I would like to start by thanking both Howard Entman, and Mike Kneebone of the IBA for their support through this process and their virtually unending patience with me. ๐Ÿ™‚ – Also to Julian Boyd for his amazing die hard efforts in helping us to get these rides proven. – Thank you.

About two months ago, I started working with Howard Entman from the IBA on developing up a series of New Zealand based rides, suitable for formal approval by the IBA as new standard ‘theme rides’. If the IBA believe that there might be enough interest in a ride, then they might from time to time decide to list it as a formal ride, with rules, for other riders to undertake.

For quite some time now, there have been ‘Lap of…’ rides in the USA which are state by state based rides, commonly of a minimum of 1000 miles, with corner spots specified. How you get between the points is up to you, and if you want to extend your ride to a ‘higher than SaddleSore’ level, then you can add whatever you want in there, in the middle… The route which each rider takes is usually up to them to determine and plan.

More recently additional effort has been focussed on generating a slightly tougher version of these rides, which have been called ‘Ride Around ….’ rides. While these are similar to the Lap of rides, these ones have a more prescribed route, designed to get riders to trace the periphery of the state border, without leaving the state. These tend to be reasonably specific lengths (a minimum of xxxx miles, within yy hours). The time allowances can vary depending on the state’s route’s length. Some states are nicely just over 1000 miles, others are closer to 1500, the biggest are even longer, the RAT (Ride Around Texas) is over 3,100 miles and has 18 mandatory checkpoints. These also can at times require the use of SpotWalla – to ease verification.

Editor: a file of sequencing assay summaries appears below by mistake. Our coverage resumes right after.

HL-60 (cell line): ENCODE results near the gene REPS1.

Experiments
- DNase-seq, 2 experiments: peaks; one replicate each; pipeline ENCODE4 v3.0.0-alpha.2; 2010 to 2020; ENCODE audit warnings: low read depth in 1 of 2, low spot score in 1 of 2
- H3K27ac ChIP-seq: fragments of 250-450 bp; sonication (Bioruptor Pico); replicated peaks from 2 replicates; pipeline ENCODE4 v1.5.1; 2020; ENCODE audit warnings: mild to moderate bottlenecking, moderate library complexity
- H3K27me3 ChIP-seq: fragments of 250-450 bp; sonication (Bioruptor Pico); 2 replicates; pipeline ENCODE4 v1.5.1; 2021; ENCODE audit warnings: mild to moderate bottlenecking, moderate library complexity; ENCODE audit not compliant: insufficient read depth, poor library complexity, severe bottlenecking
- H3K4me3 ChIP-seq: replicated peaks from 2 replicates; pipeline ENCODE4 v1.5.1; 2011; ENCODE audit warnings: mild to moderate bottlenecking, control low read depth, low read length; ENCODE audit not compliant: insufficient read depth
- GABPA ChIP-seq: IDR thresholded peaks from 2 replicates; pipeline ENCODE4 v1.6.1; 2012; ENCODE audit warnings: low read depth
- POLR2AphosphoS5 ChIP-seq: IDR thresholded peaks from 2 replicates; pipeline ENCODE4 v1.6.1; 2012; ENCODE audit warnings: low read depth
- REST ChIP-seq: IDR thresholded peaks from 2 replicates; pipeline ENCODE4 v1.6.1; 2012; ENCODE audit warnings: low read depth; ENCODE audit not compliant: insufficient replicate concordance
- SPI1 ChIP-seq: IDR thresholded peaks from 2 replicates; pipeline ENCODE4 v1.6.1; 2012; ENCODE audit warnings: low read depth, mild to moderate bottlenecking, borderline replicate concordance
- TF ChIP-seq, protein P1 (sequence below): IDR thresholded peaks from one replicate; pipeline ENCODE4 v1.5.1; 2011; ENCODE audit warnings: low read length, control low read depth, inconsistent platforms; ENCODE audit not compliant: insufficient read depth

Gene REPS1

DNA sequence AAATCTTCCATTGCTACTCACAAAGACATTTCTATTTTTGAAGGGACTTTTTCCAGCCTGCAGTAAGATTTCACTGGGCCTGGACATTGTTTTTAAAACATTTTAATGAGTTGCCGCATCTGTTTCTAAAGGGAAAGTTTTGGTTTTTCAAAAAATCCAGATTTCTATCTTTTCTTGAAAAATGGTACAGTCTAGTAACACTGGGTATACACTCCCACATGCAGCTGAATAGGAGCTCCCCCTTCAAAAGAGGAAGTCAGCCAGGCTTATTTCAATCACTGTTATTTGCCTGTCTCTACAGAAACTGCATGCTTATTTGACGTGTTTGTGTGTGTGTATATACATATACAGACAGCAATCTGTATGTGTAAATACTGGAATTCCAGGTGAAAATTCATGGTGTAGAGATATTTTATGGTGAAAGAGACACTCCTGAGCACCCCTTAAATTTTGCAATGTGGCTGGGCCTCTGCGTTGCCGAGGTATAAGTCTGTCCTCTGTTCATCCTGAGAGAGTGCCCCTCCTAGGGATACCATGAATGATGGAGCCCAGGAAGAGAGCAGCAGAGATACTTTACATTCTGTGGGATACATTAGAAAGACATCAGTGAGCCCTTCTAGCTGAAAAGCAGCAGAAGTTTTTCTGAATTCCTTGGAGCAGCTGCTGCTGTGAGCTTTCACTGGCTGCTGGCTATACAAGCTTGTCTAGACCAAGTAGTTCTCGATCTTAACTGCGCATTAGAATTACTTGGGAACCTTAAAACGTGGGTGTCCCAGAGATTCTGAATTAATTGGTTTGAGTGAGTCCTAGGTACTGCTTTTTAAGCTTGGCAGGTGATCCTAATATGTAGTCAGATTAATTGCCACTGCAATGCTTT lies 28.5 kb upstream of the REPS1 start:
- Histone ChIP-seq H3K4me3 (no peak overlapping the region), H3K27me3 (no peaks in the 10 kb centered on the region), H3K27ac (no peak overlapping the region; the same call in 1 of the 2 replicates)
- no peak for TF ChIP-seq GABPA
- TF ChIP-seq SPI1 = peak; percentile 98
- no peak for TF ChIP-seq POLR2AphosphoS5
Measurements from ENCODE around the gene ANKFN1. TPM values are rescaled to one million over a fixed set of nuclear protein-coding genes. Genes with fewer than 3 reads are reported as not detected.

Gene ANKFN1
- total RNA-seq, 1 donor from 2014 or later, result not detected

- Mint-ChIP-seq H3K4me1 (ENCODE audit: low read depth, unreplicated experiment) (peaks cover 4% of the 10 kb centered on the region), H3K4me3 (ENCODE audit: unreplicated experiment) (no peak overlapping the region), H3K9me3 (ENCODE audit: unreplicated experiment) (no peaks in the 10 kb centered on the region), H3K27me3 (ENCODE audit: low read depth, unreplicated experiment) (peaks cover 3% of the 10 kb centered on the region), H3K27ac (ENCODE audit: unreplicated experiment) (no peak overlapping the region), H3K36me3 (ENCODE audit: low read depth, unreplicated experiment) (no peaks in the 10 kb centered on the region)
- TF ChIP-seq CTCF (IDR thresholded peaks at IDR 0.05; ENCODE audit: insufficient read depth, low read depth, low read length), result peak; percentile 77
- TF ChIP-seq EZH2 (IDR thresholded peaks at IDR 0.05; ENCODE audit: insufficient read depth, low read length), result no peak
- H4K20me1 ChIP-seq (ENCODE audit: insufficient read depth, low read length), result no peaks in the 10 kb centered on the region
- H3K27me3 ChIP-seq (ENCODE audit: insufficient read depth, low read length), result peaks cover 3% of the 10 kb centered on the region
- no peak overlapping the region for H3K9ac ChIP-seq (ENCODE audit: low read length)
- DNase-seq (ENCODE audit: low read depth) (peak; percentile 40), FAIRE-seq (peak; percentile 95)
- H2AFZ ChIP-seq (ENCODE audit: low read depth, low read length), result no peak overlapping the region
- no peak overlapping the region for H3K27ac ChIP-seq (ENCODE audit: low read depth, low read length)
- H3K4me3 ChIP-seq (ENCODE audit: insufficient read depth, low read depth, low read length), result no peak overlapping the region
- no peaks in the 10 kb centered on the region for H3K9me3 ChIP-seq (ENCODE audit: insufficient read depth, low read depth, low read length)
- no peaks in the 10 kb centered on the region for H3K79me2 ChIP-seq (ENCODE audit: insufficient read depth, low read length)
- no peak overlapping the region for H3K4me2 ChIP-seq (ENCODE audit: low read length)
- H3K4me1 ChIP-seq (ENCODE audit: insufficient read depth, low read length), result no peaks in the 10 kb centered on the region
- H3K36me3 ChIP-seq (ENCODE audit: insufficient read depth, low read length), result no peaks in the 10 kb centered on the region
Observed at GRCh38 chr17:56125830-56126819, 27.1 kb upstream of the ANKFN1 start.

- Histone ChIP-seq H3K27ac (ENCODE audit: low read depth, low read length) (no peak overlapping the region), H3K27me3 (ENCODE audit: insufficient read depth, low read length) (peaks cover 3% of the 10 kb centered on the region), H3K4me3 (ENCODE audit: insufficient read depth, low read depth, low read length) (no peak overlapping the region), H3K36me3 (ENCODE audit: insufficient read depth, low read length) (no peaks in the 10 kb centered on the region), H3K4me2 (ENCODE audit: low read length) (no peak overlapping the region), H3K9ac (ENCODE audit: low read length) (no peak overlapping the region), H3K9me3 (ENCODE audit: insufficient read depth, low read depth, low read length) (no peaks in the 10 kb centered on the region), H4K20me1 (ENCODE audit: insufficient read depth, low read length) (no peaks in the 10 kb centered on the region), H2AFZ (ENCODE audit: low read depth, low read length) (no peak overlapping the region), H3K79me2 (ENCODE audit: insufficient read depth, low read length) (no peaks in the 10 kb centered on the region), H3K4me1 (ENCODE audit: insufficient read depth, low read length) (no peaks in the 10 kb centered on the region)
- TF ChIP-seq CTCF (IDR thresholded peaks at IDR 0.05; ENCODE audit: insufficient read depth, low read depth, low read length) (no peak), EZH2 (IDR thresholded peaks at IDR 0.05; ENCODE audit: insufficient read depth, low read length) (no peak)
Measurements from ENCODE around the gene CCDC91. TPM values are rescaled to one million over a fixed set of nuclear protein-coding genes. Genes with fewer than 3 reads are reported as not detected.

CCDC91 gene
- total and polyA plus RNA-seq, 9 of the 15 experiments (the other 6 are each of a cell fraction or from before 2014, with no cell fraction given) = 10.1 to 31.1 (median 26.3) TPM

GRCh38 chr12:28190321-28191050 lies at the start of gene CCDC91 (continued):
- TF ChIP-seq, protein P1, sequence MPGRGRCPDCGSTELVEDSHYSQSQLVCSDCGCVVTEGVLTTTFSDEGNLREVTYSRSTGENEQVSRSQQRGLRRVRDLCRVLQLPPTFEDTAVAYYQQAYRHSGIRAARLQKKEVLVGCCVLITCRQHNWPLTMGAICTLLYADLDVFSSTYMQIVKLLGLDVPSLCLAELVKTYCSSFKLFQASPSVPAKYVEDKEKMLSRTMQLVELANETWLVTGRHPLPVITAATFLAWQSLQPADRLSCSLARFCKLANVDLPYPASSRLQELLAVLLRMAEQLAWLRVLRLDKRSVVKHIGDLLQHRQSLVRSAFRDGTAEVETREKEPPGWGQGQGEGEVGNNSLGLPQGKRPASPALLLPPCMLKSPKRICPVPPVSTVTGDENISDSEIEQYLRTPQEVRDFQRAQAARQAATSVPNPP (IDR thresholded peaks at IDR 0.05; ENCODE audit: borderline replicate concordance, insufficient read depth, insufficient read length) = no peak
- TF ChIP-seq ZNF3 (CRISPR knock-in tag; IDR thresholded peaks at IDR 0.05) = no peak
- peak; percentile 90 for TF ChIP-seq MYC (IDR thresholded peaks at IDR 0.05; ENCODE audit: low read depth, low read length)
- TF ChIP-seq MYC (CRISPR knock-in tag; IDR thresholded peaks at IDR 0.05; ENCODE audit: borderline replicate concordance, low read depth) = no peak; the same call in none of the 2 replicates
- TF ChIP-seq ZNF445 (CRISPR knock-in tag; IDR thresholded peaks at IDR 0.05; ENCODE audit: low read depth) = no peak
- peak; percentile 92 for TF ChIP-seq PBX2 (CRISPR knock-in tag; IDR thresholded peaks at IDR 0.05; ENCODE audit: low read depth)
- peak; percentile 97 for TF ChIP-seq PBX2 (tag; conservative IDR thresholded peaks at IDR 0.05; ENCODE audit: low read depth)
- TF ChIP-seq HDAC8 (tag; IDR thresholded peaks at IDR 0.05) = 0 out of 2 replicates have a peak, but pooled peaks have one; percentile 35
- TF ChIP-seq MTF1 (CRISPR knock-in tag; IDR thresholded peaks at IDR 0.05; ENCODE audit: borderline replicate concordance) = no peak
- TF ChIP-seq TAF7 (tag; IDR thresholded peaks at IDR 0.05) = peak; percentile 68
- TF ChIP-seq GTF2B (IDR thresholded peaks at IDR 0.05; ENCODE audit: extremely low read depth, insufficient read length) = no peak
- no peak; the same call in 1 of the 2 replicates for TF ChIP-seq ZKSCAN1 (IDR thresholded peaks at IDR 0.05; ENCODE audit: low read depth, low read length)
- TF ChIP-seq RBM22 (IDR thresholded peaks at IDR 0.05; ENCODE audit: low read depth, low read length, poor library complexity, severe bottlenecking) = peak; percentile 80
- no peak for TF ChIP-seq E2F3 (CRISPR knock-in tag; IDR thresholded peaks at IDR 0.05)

This is what piqued by interest. I could see these types of rides being applied here to New Zealand. With only so many highways here, it seemed that a Ride Around type of ride might be suitable for both the North, and South Islands, and that if someone completed both, we might be able to provide them with a series award covering the two achieved rides. So we started route planning and checking into the potential details.

The Ride Around routes are generally set to take the closest route to the periphery of the riding area possible, supported by a minimum standard of roads. In some cases, where there might be a highway jutting out to a port, or an extreme coastal point, which leads only to that point, it is included in the route. The aim of a Ride Around ride is to visit all of the extremities of the riding area using that roading network.

In New Zealand, this translates to two routes, ~3,300+ km in the North Island and ~3,000+ km in the South Island. We would need 14 North Island checkpoints and 11 South Island checkpoints, to force sufficient compliance without making the route overly prescriptive or impossible to follow.